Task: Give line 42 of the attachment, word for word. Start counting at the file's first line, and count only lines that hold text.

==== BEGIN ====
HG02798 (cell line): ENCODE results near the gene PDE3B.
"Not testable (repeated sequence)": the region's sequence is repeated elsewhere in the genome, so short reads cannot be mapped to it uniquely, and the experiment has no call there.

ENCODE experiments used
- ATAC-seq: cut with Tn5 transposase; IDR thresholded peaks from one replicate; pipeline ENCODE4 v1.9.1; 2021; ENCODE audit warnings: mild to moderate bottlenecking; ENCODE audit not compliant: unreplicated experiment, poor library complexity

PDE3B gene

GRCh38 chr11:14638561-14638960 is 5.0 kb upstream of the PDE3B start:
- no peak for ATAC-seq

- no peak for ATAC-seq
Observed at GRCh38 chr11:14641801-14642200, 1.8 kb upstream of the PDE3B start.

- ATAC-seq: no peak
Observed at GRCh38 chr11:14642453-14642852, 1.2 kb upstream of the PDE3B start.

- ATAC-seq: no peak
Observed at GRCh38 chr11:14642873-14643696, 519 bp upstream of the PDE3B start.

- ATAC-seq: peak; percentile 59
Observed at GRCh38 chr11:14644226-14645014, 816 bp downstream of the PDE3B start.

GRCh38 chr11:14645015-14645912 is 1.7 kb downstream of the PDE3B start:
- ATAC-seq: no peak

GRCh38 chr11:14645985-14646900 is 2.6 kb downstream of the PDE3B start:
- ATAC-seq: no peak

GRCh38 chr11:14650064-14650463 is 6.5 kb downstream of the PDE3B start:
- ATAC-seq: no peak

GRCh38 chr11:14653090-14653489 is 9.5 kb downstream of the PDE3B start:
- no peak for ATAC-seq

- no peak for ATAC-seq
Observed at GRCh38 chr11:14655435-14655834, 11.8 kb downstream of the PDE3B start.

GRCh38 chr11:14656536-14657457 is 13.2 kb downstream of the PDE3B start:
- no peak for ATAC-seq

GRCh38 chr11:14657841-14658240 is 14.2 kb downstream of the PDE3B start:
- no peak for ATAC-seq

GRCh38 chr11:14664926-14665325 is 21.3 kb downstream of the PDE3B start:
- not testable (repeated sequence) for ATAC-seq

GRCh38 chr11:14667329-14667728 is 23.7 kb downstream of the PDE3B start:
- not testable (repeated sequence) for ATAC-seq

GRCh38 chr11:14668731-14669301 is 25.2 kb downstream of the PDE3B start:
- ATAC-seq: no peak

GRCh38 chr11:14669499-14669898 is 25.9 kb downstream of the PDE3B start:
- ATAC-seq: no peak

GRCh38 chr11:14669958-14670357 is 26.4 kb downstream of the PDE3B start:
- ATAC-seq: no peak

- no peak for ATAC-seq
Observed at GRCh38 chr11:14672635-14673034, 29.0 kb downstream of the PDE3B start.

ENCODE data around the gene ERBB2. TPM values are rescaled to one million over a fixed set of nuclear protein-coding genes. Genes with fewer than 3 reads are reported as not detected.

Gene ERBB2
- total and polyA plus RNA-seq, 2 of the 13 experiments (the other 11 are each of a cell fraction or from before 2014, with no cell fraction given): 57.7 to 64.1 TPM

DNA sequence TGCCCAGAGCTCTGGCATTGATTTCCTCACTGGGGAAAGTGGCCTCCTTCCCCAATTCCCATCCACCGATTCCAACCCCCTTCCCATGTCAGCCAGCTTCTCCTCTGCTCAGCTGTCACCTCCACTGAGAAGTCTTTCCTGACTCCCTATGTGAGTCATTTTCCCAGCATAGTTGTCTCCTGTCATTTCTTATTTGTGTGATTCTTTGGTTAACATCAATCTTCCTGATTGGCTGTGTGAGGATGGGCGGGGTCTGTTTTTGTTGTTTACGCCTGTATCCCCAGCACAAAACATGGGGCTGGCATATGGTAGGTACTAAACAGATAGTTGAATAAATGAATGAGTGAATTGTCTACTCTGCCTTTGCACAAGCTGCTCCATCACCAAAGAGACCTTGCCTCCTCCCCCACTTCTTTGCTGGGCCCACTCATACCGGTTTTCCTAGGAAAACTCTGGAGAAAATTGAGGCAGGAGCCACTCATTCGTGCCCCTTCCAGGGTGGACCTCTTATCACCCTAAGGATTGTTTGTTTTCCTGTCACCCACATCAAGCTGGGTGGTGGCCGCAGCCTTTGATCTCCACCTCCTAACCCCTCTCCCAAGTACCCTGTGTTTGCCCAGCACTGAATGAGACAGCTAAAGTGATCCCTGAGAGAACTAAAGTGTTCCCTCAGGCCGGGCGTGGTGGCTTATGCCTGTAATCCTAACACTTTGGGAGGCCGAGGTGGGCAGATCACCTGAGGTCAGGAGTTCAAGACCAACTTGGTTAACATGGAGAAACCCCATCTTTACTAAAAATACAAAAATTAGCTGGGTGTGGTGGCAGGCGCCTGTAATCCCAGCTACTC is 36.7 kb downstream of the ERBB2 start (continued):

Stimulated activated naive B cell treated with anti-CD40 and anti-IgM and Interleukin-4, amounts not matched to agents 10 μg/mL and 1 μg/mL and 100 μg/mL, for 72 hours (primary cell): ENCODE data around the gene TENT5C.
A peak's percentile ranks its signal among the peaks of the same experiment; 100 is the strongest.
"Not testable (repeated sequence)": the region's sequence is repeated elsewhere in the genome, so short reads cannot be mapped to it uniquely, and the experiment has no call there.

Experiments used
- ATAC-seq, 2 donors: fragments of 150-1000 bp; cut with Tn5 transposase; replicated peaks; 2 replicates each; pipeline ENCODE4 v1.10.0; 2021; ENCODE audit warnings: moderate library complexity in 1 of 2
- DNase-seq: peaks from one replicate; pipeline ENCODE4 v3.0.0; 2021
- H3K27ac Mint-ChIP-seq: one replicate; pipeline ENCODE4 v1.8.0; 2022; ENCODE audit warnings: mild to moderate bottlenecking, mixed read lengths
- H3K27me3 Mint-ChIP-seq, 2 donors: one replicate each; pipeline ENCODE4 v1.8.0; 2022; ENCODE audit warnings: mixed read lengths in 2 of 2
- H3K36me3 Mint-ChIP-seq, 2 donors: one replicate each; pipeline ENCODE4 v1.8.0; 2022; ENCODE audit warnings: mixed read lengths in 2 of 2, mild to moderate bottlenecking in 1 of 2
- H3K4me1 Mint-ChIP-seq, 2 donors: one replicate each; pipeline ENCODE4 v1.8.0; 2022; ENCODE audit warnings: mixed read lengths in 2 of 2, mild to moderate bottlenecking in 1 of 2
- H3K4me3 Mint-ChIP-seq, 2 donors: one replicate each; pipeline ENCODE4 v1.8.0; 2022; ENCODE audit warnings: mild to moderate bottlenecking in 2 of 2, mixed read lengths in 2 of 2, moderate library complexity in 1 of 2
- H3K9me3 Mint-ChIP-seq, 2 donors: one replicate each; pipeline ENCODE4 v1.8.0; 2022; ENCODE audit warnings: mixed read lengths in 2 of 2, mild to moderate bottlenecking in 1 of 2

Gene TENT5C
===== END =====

ENCODE data around the gene ERBB2. TPM values are rescaled to one million over a fixed set of nuclear protein-coding genes. Genes with fewer than 3 reads are reported as not detected.